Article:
The German government's failed debt auction this week was certainly well timed for George Osborne.
Leaving aside the economic implications for the eurozone – which are opaque and concerning, in equal measure – the unsold Bunds are a rare ray of political sunshine for the British Chancellor. When he delivers his much-vaunted Autumn Statement next week, Mr Osborne must contend with a slew of domestic economic indicators pointing resolutely the wrong way. Flat-lining growth, soaring inflation, and rising unemployment are becoming increasingly difficult to explain away.
The expectation that private-sector expansion will counterbalance public spending cuts now appears laughably optimistic. And, although annual borrowing levels are still just about on track, Britain's books are unlikely to be balanced within a single parliament as planned. Even the Prime Minister admitted last week that tackling the deficit was proving harder than expected, paving the way for more detailed admissions from the Chancellor on Tuesday.
Forcing through £83bn worth of public spending cuts was never going to be easy. But just how painful it will be is only just starting to be felt. It is here that the unwanted Bunds come in. Mr Osborne can use the fact of UK gilt yields dropping below their German equivalents as evidence that his austerity programme is working: where once there were threats of a credit-rating downgrade, Britain is now a safe haven. It is a reasonable point, and Mr Osborne deserves some credit. He should hold his course, despite ever-louder demands he turn back on the debt-funded taps.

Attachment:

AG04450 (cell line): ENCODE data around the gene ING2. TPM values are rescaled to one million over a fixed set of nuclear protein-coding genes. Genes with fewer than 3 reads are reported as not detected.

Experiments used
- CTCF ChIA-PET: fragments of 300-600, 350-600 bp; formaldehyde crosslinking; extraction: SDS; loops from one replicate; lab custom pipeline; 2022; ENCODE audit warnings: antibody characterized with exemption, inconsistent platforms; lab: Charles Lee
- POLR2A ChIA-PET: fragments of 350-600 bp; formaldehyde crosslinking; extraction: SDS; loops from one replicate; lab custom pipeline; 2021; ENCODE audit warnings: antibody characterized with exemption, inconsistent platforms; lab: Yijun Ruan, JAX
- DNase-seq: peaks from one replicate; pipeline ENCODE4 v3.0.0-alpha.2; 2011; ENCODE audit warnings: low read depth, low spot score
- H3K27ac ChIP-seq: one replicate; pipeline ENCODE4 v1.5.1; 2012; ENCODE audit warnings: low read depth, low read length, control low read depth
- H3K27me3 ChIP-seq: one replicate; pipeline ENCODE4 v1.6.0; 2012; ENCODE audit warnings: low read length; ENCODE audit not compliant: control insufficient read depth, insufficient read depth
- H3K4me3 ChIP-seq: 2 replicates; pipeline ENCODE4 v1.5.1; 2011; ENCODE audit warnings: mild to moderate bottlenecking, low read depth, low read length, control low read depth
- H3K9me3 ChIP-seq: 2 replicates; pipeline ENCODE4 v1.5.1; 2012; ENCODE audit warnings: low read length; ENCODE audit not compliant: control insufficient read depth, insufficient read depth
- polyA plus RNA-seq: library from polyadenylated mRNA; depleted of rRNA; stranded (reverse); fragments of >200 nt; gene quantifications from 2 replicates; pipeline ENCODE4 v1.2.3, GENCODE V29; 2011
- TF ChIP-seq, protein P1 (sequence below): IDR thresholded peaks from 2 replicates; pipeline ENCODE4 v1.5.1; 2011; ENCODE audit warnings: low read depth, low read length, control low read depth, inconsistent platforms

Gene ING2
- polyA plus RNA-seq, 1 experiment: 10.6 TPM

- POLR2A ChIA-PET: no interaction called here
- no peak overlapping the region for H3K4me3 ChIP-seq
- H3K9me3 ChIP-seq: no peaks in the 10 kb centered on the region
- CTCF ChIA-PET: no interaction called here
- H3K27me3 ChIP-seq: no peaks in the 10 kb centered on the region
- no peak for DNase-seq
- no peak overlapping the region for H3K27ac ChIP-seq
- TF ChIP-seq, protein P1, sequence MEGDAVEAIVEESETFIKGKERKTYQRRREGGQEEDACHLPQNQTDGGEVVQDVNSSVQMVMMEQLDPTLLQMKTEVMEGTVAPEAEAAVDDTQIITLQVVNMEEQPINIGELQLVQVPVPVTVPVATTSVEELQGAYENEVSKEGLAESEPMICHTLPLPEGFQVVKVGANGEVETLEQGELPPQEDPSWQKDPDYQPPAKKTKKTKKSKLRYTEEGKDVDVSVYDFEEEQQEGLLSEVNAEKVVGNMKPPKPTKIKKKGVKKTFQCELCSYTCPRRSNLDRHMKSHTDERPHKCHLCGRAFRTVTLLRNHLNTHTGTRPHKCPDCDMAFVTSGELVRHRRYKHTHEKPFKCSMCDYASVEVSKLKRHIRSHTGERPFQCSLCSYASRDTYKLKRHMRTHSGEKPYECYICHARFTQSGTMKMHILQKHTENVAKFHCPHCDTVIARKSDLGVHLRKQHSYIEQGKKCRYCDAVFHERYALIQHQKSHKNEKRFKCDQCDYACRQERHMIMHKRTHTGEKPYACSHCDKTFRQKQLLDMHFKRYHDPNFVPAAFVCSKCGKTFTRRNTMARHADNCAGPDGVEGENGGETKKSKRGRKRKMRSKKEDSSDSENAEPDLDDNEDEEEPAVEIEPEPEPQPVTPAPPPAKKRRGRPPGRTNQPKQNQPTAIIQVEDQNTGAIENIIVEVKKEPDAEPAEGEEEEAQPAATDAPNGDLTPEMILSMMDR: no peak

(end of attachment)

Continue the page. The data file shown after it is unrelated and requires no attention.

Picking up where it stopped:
But the Chancellor's job does not begin and end with placating the bond markets, vital though such a strategy may be. Elsewhere, he has abjectly failed. After months of sliding performance, only now is he to set out the growth plan that the economy desperately needs. It had better be good.
Job creation must be a central theme. the Deputy Prime Minister's £1bn youth employment plan is a helpful effort to avoid a generation of young people lost to the labour market, although it is of more social than economic impact, at least in the short term. This week's proposals to tweak employment law to make it less risky to hire new staff are also welcome. Efforts to target younger workers – using National Insurance contributions, for example – would be even more so.
Rule changes to encourage businesses to recruit are just one side of the issue, however. Official figures suggest as many as one in five company loan applications is still being turned down. In setting out the details of his nebulous "credit easing" programme next week, the Chancellor needs not only to clarify how the scheme will work, but also how it will get off the ground fast enough to make a difference. And more effort must still go into boosting bank lending, accompanied by revamped tax breaks to encourage capital investment.
More than anything, Mr Osborne must boost demand. It is not enough to rely on quantitative easing. The Government must act directly. The effort to attract pension funds to invest in infrastructure has potential, as would recycling underspent Whitehall budgets into building projects. For an immediate impact, however, existing capital investment programmes must be brought forward.
So far, Mr Osborne has been fortunate. With Labour still lacking economic credibility, calls for a fiscal Plan B are not yet dominant. But as the economy dips and the euro remains unresolved, the case for Plan A will be ever harder to make. So far, the Chancellor has done half his job. Now he must prove he can do all of it.